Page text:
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Ohio Archives for 2017-06

New Abbreviated Adult Driver Training Course

 
Columbus - As of July 1, 2017, a new law goes into effect requiring first-time applicants for a driver’s license, who have not taken a course, to take an abbreviated adult driver training course when they fail their first attempt at the driving test.
 
This new law applies to first-time applicants age eighteen (18) years and older, who have never held a driver’s license. If they fail their first attempt at maneuverability or the road portion of their driving test, they will be required to take the abbreviated adult driver training course before they are able to test for a second time.
 
There are four options for customers who are required to take the abbreviated adult driver training course with a licensed school. The options are:
 
1. A 4 hour in-person class followed by 4 hours of behind-the-wheel training with a licensed instructor with a licensed abbreviated adult driver training school; or
 
2. A 4 hour in-person class followed by 24 hours of driving with a licensed driver 21 years of age or older; or
 
3. A 4 hour state-approved online course followed by 4 hours of behind-the-wheel training with a licensed instructor with a licensed abbreviated adult driver training school; or
 
4. A 4 hour state-approved online course followed by 24 hours of driving with a licensed driver 21 years of age or older.
 
The customers who choose the option for 24 hours of driving with a licensed driver 21 years of age or older cannot complete more than four hours of driving in one day. The customer is required to complete the Twenty-four Hour Affidavit (BMV 5789) found on the Ohio Bureau of Motor Vehicles (BMV’s) website, www.bmv.ohio.gov.
 
When the customer returns to the BMV for the second attempt at the driving test, they shall bring the certificate of completion of an abbreviated adult driver training course, along with the Twenty-four hour affidavit, if they chose that option. The affidavit shall be completely filled out, signed and notarized to be accepted.

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Ohio Attorney General Warns of Home Rental Scams

 
(COLUMBUS, Ohio)—Ohio Attorney General Mike DeWine today warned consumers to beware of home rental scams. The Ohio Attorney General’s Office has received over 40 reports about the scams in 2017, and summer is a peak time for moving and traveling.
 
In a typical rental scam, a con artist posts an ad online offering a house or apartment for rent. When interested consumers respond to the ad, the con artist tells them to send a deposit. Later, the consumers discover that the rental ad was phony and the con artist had no affiliation with the property. Reported losses have ranged from $250 to $5,000. 
 
“Scam artists will say, ‘You send us the money, and we’ll send you the keys,’ but that’s a lie,” Attorney General DeWine said. “The truth is these con artists are offering properties they don’t own and hoping people will take the bait. We encourage people to be very careful. If someone’s asking you to wire a deposit for a property you’ve never seen in person, there’s a good chance it’s a scam.”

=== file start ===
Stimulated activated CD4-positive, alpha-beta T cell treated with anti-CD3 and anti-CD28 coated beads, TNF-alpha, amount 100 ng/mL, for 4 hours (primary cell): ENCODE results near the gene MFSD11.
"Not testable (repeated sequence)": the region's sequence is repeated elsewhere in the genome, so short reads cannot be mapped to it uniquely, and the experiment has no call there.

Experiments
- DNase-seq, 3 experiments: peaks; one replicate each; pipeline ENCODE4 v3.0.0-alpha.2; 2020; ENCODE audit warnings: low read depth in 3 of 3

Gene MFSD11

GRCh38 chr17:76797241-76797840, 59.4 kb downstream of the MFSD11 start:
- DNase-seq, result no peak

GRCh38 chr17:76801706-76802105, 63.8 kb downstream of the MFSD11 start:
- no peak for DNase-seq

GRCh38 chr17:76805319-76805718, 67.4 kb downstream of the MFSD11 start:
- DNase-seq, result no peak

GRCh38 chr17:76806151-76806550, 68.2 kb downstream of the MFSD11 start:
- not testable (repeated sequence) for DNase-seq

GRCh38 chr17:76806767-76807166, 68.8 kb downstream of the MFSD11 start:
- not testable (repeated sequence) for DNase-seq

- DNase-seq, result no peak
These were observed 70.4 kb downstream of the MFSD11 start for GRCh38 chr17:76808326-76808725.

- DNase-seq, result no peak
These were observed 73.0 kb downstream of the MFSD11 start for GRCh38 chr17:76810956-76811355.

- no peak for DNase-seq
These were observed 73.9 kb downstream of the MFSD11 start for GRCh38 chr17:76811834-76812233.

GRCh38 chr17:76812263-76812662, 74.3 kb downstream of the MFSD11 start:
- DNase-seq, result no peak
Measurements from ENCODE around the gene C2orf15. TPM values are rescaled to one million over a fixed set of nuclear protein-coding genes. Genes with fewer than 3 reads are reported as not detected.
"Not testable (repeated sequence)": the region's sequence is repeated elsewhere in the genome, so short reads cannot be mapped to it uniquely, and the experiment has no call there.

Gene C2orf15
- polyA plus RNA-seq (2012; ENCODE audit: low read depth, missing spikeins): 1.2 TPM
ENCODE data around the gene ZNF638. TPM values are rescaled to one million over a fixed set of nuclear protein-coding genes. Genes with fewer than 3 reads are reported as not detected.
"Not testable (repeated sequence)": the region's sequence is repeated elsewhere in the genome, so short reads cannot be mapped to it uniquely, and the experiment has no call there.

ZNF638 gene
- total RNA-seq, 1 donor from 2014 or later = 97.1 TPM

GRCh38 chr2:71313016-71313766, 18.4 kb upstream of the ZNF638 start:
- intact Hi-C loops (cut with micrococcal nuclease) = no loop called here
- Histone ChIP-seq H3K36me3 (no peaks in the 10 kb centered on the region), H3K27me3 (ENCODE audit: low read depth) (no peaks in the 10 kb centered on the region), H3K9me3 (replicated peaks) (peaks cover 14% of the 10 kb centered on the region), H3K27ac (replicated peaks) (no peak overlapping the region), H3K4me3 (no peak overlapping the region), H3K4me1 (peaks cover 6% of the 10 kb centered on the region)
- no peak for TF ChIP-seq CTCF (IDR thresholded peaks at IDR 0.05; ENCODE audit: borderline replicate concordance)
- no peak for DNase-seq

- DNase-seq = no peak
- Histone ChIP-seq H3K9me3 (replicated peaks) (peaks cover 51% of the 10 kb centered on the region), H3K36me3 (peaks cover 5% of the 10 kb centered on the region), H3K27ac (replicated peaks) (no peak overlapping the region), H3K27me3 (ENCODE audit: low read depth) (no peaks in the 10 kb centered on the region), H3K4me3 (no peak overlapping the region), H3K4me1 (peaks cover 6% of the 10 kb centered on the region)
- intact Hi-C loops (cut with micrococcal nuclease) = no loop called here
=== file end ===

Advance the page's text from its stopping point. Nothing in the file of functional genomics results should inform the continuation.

To make the scams seem believable, con artists often steal photos and property information from legitimate real estate listings then repost the information as rental property ads on Craigslist or other sites. The advertised rent is often low, and con artists generally tell people to wire a few hundred dollars (or more) to secure the rental or to prevent others from viewing the property.
 
Signs of the scam include:
 
.Requests for payment via wire transfer, money order, prepaid card, or gift card.
 
.Ads offering below-market rates on houses or apartments.
 
.Rental ads offering properties that are listed for sale on other websites.
 
.Landlords who offer to rent to you immediately, without checking your credit. 
 
.Requests for you to wire money before you’ve seen the property.
 
.Landlords who claim they’re out of the country for business or missionary work. 
 
To avoid scams:
 
.Be wary of requests for wire transfers, money orders, prepaid money cards, or gift cards. These are preferred payment methods for scammers, because once payment is provided, it is nearly impossible to recover.
 
.Be skeptical of ads offering below-market rates on houses or apartments. If it seems too good to be true, it probably is. 
 
.Check the county auditor’s website to determine who owns the property. Be aware that scam artists may pretend to be the true owner.
 
.Don’t send any money until you’ve seen a property in person and/or verified that the person communicating with you is truly who he or she claims to be. 
 
.Be wary of landlords, property owners, or real estate professionals who say they had to leave the country quickly for business or missionary work. These kinds of claims are made often by scam artists. 
 
.Be wary of landlords or property managers who offer to rent property to you without gathering any information from you, such as your credit score or a background check. 
 
.Copy and paste an image from an online listing into a search engine to determine if it has appeared elsewhere online.
 
.Read and follow the scam prevention tips provided by any house or apartment-searching websites you use.